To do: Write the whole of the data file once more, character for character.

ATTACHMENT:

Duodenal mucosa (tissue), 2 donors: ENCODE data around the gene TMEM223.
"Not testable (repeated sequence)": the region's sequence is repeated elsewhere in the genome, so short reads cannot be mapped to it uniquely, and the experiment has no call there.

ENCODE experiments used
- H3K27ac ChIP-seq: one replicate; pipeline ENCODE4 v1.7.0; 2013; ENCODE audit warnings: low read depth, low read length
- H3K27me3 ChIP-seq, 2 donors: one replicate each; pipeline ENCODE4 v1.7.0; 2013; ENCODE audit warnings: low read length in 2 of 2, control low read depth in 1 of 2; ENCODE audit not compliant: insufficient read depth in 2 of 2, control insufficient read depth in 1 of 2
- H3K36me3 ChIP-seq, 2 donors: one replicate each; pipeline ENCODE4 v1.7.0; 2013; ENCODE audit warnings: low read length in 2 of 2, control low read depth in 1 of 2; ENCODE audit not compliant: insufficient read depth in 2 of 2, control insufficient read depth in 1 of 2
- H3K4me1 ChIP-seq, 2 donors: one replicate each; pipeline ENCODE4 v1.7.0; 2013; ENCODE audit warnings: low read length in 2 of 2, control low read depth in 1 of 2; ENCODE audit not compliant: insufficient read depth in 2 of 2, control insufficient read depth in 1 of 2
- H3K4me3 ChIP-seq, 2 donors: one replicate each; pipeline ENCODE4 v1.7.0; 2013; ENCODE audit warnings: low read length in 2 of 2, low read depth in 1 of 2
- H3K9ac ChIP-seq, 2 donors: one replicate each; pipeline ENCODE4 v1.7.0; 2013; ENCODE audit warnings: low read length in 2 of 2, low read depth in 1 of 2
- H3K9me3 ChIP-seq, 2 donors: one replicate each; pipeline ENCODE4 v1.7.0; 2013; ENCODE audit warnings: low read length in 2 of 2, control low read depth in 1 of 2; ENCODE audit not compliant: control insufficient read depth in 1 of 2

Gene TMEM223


Duodenal mucosa (tissue), 2 donors: ENCODE data around the gene TMEM223.
"Not testable (repeated sequence)": the region's sequence is repeated elsewhere in the genome, so short reads cannot be mapped to it uniquely, and the experiment has no call there.

ENCODE experiments used
- H3K27ac ChIP-seq: one replicate; pipeline ENCODE4 v1.7.0; 2013; ENCODE audit warnings: low read depth, low read length
- H3K27me3 ChIP-seq, 2 donors: one replicate each; pipeline ENCODE4 v1.7.0; 2013; ENCODE audit warnings: low read length in 2 of 2, control low read depth in 1 of 2; ENCODE audit not compliant: insufficient read depth in 2 of 2, control insufficient read depth in 1 of 2
- H3K36me3 ChIP-seq, 2 donors: one replicate each; pipeline ENCODE4 v1.7.0; 2013; ENCODE audit warnings: low read length in 2 of 2, control low read depth in 1 of 2; ENCODE audit not compliant: insufficient read depth in 2 of 2, control insufficient read depth in 1 of 2
- H3K4me1 ChIP-seq, 2 donors: one replicate each; pipeline ENCODE4 v1.7.0; 2013; ENCODE audit warnings: low read length in 2 of 2, control low read depth in 1 of 2; ENCODE audit not compliant: insufficient read depth in 2 of 2, control insufficient read depth in 1 of 2
- H3K4me3 ChIP-seq, 2 donors: one replicate each; pipeline ENCODE4 v1.7.0; 2013; ENCODE audit warnings: low read length in 2 of 2, low read depth in 1 of 2
- H3K9ac ChIP-seq, 2 donors: one replicate each; pipeline ENCODE4 v1.7.0; 2013; ENCODE audit warnings: low read length in 2 of 2, low read depth in 1 of 2
- H3K9me3 ChIP-seq, 2 donors: one replicate each; pipeline ENCODE4 v1.7.0; 2013; ENCODE audit warnings: low read length in 2 of 2, control low read depth in 1 of 2; ENCODE audit not compliant: control insufficient read depth in 1 of 2

Gene TMEM223